Side note. I think many people don't realise how ... literal
... the phrase "choosing your own thoughts" really is.
Of course there are many ways to do it. I give you a simple example of how I do it.
Every morning I take the train to work. From where I get off, I need to walk five minutes to my office. If I am anticipating a bad day at work (eg due to the workload or whatever), I do a walking meditation
as I walk to my office.
After two minutes, as my mind begins to settle into the meditation, I will give myself a simple mental task. Eg as I continue to walk slowly and steadily, I may tell myself to deliberately think 10 simple, positive thoughts, without interruption, about my upcoming day at work. As I think these thoughts, I count them off.
I don't have to strain myself and come up with ridiculously upbeat thoughts. I simply choose positive thoughts which subjectively feel "realistic" & believable to me. For example, my mental conversation with myself may go like this.
"Number One. Today is definitely not going to be the most difficult day that I've successfully survived at work. I've gone through much more difficult days. |
Number Two. Actually, Project X is very interesting. It's certainly not every day that a bank like Lehman Brothers goes bankrupt. Handling a matter like this is a rare learning opportunity.
Number Three. Heck, I'm GLAD I am not working at Lehman! I'm just working at a bank that has SOME business transactions with Lehman. And now I have to manage some of those transactions, that's all.
Number Four. It's not like I'm alone in this. I have many colleagues around the world who are also dealing with the implications of the Lehman collapse. We can help each other.
Number Five. Come to think of it, it's really great that the bank where I work is one of the stable, solid ones!
Number Six. I just need to do my best. Everyone knows that this Lehman thing is a huge mess. No one expects me to clear this stuff up by tomorrow. In fact, it could take a year or more.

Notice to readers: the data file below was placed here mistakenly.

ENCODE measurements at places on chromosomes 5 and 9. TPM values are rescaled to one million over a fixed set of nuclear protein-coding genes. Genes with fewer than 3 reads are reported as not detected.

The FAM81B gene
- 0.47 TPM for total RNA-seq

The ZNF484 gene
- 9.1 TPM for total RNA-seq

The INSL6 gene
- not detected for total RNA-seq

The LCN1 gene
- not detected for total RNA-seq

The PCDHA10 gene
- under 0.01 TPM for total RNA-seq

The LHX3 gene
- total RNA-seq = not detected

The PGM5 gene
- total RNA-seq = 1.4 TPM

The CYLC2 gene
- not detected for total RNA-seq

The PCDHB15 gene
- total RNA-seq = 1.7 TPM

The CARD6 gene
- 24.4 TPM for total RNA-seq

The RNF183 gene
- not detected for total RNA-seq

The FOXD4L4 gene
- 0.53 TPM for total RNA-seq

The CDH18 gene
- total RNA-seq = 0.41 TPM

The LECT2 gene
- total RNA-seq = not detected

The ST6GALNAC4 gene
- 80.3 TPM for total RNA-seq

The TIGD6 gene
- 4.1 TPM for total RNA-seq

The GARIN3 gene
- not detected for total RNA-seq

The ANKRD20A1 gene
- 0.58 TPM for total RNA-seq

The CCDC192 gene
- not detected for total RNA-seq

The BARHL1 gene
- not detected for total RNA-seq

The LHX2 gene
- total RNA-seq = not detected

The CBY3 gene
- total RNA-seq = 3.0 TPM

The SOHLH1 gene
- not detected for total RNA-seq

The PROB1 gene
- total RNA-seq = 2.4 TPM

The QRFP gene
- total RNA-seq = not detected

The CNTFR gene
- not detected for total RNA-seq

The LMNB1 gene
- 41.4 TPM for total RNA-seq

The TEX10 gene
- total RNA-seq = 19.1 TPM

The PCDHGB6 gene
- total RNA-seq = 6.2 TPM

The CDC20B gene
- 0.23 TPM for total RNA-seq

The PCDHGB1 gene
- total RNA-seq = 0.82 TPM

Number Seven. Hey ... That makes me an indispensable employee, for at least the next one year!"
Ten thoughts later, I am feeling very good. All this is done in the 5 minutes walk, from train station to office. By the time I arrive at my office, I feel very good. Really. I don't have to "make" myself feel good, or "force" myself to feel good. I just feel good. It just is so.
(And maybe this is what Angela does, on a 24/7 basis, and that's why she's always feeling good).
If you believe in the LOA and what Abraham Hicks says about the pre-paving technique, you'll also agree that I've also just created a better day for myself, at work. And possibly, a better next-one-year for myself at work.
Now of course, one could say that in the example I have given above, the "problem" I have does not compare to (1) war, (2) the death of Bob's wife, or (3) getting raped. And it's true. What I gave is merely an example, to illustrate how to choose thoughts.
It is really as simple as that. Clear your mind. Choose your thoughts. No need to reach for thoughts that are too positive & upbeat for you to regard them as "realistic". Simply reach for more-positive / less-negative thoughts that feel believable to you.
Even in a wartime scenario, there are positive thoughts to think. Like:
--> "One day, this war must come to an end."
--> "I could be among the survivors."
--> "Many of my friends and family could still be alive."
--> "They may survive the war too."
--> "It's possible that one day, we will be reunited."
Unlike Angela, I dare not say that I would find war delightful. But I really believe that in just about any situation, one can seek to choose more-positive / less-negative thoughts. And that such thoughts will alleviate the suffering.